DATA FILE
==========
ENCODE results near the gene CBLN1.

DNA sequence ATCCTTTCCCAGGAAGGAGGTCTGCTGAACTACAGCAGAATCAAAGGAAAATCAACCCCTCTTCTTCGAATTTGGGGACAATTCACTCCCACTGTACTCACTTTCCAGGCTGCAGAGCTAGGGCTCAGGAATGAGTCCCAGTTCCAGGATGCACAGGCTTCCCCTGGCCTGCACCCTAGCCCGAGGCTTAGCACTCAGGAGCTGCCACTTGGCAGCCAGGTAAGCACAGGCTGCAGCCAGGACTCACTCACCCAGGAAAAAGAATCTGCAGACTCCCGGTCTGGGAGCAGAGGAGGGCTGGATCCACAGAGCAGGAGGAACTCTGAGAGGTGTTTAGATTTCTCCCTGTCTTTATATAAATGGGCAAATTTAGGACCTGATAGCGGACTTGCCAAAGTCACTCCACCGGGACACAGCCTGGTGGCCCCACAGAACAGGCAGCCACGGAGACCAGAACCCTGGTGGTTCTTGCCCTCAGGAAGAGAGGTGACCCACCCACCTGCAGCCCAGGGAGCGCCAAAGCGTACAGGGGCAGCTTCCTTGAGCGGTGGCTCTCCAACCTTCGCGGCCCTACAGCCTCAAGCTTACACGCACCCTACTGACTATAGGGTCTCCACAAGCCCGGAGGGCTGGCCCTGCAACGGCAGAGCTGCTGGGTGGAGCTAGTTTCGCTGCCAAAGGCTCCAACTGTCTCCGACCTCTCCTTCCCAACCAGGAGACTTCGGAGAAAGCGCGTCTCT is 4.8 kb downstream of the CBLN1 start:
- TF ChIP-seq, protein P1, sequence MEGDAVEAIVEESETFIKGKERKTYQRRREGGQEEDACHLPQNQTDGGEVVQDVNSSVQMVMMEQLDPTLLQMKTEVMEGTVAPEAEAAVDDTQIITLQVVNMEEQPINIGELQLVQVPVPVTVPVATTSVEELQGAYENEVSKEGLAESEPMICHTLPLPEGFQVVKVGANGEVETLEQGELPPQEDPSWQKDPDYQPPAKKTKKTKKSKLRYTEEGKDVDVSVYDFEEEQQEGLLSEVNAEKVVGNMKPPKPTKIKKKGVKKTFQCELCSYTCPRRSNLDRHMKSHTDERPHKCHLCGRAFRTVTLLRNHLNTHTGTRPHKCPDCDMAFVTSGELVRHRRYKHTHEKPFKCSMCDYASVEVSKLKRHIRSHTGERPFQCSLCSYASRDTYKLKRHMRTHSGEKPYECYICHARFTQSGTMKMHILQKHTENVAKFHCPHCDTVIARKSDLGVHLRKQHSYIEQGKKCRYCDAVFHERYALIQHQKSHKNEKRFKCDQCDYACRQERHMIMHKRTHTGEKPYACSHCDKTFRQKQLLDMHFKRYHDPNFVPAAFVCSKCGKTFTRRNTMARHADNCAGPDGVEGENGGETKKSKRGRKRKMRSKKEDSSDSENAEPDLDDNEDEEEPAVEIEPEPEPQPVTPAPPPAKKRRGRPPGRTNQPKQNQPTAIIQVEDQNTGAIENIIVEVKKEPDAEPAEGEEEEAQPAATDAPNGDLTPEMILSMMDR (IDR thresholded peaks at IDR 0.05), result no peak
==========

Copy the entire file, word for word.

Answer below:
ENCODE results near the gene CBLN1.

DNA sequence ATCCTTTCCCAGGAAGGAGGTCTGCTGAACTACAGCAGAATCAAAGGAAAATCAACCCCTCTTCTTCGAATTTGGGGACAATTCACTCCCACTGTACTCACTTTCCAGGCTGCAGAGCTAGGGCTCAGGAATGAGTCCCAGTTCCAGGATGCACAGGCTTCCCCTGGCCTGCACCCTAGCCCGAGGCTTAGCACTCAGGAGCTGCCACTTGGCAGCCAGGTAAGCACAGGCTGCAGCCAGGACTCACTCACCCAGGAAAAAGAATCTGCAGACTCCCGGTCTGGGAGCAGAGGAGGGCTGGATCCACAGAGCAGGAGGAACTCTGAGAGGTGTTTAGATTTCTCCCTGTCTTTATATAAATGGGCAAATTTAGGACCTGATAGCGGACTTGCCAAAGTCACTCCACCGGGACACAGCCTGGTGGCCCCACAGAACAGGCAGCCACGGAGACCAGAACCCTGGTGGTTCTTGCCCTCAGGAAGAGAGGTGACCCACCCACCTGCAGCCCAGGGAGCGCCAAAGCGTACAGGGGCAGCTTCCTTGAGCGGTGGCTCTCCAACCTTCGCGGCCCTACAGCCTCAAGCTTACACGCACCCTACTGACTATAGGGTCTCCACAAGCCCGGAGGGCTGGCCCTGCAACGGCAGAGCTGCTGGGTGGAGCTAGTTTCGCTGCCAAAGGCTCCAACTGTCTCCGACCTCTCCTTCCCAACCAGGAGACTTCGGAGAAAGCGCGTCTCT is 4.8 kb downstream of the CBLN1 start:
- TF ChIP-seq, protein P1, sequence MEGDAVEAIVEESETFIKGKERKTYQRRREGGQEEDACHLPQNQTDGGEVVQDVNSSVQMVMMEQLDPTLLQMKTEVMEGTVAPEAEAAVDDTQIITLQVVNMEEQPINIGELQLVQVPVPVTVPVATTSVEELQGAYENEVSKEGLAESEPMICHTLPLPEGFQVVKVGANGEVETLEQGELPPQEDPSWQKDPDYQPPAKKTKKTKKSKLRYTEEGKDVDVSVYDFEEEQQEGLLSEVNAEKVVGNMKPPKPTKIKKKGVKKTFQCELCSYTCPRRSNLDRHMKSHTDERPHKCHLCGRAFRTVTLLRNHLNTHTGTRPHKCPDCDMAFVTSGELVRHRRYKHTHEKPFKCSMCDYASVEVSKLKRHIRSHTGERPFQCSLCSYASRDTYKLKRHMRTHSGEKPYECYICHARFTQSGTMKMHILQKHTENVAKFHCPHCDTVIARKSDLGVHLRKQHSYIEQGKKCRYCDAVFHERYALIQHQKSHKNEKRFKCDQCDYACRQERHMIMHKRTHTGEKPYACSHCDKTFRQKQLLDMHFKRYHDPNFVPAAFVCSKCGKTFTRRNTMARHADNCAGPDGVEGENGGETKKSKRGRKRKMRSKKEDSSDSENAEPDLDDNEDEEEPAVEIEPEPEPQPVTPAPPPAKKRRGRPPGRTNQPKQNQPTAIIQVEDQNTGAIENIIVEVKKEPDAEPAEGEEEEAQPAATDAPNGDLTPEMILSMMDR (IDR thresholded peaks at IDR 0.05), result no peak